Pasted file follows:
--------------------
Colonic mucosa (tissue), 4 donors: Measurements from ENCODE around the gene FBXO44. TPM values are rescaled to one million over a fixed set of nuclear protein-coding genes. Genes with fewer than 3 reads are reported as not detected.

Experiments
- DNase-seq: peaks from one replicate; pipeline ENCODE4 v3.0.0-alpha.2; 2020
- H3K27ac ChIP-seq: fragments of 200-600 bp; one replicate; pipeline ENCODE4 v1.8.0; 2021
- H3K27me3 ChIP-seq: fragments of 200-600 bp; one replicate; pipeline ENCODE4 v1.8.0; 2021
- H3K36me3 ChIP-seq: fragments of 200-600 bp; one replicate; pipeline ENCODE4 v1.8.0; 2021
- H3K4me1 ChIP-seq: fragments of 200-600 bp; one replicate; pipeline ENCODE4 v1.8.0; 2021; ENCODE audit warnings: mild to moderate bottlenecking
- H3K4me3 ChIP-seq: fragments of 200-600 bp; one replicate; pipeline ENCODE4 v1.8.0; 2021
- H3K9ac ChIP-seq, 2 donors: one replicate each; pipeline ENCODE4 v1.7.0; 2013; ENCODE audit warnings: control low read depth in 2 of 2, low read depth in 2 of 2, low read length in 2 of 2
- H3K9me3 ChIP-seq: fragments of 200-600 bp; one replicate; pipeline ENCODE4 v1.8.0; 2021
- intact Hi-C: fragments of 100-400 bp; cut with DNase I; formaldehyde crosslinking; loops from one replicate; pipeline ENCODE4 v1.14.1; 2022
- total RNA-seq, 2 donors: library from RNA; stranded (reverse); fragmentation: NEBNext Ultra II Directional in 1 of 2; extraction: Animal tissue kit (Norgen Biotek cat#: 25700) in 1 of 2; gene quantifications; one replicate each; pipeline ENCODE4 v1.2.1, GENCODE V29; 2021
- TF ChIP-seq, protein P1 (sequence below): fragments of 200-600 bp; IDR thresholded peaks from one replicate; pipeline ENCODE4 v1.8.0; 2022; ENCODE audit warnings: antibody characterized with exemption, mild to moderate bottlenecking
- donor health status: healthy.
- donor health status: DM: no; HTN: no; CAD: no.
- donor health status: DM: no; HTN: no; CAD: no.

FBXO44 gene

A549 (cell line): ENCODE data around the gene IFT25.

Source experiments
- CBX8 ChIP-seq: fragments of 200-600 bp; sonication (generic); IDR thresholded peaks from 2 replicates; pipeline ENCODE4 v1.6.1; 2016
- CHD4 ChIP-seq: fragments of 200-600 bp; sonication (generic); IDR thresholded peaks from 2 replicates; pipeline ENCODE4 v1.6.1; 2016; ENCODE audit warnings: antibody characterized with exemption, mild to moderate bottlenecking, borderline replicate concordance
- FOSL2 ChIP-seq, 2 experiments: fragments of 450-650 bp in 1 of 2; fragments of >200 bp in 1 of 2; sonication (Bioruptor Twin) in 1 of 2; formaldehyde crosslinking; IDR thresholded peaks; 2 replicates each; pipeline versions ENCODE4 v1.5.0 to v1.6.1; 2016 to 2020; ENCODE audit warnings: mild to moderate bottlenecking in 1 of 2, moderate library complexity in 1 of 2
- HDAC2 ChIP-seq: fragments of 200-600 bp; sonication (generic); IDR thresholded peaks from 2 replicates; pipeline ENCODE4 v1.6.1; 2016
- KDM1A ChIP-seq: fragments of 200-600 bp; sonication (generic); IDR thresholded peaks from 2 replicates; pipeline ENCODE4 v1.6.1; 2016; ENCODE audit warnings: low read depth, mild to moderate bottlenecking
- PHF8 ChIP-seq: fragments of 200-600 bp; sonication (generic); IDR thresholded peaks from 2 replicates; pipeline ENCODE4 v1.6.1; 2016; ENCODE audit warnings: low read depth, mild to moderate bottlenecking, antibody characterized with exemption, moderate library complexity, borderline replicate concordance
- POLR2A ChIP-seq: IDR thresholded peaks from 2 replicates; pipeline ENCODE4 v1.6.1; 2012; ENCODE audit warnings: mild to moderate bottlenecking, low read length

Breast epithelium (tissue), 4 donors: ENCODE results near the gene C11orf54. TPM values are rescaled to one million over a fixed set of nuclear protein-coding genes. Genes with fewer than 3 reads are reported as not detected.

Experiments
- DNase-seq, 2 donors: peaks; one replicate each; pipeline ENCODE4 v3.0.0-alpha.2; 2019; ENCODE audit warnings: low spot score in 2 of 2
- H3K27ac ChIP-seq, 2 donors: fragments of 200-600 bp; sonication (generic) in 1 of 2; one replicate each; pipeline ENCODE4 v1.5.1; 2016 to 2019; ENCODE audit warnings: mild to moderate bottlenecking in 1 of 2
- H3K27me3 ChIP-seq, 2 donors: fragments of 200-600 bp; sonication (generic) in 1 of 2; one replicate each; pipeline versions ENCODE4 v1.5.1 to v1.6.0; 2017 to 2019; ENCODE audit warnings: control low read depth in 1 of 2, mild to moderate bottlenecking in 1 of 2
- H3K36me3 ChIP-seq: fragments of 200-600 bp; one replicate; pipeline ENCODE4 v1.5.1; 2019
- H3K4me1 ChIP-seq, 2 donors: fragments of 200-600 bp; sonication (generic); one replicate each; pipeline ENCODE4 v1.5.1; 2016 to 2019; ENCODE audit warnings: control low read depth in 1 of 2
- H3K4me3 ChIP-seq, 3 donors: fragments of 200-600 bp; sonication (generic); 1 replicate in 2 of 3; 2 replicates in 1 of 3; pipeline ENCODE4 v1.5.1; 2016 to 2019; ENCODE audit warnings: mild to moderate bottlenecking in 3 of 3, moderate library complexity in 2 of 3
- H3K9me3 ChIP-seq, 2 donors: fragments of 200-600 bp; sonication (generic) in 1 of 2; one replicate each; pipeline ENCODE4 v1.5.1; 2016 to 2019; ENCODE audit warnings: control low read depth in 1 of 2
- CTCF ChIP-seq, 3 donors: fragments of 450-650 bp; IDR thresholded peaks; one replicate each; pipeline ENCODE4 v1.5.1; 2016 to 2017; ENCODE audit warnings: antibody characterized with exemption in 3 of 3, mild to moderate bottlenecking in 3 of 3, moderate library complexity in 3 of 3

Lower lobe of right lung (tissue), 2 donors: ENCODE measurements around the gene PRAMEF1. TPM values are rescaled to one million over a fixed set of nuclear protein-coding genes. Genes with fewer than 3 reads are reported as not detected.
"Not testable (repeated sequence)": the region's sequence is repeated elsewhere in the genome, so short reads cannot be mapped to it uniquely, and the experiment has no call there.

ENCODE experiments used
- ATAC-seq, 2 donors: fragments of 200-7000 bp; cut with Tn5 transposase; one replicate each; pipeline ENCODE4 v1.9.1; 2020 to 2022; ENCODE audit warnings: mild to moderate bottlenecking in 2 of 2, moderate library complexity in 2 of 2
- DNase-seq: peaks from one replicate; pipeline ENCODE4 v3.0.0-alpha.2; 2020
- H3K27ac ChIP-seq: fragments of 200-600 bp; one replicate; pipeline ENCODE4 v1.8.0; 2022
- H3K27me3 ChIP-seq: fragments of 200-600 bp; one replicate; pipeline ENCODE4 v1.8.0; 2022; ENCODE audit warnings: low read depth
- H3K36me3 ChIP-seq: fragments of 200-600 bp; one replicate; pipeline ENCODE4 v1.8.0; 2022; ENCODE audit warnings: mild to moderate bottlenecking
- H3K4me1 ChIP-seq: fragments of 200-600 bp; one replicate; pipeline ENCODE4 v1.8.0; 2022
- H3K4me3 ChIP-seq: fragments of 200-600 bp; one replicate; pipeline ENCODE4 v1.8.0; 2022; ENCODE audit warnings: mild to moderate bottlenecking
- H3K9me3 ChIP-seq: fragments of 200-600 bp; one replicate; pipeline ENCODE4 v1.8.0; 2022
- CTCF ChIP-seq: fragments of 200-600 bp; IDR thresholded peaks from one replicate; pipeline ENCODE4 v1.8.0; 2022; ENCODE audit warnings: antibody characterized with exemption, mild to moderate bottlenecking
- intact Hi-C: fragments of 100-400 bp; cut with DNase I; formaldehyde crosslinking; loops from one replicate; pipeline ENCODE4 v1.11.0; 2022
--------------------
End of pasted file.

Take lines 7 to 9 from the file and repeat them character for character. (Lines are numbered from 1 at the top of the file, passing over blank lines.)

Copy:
- H3K4me1 ChIP-seq: fragments of 200-600 bp; one replicate; pipeline ENCODE4 v1.8.0; 2021; ENCODE audit warnings: mild to moderate bottlenecking
- H3K4me3 ChIP-seq: fragments of 200-600 bp; one replicate; pipeline ENCODE4 v1.8.0; 2021
- H3K9ac ChIP-seq, 2 donors: one replicate each; pipeline ENCODE4 v1.7.0; 2013; ENCODE audit warnings: control low read depth in 2 of 2, low read depth in 2 of 2, low read length in 2 of 2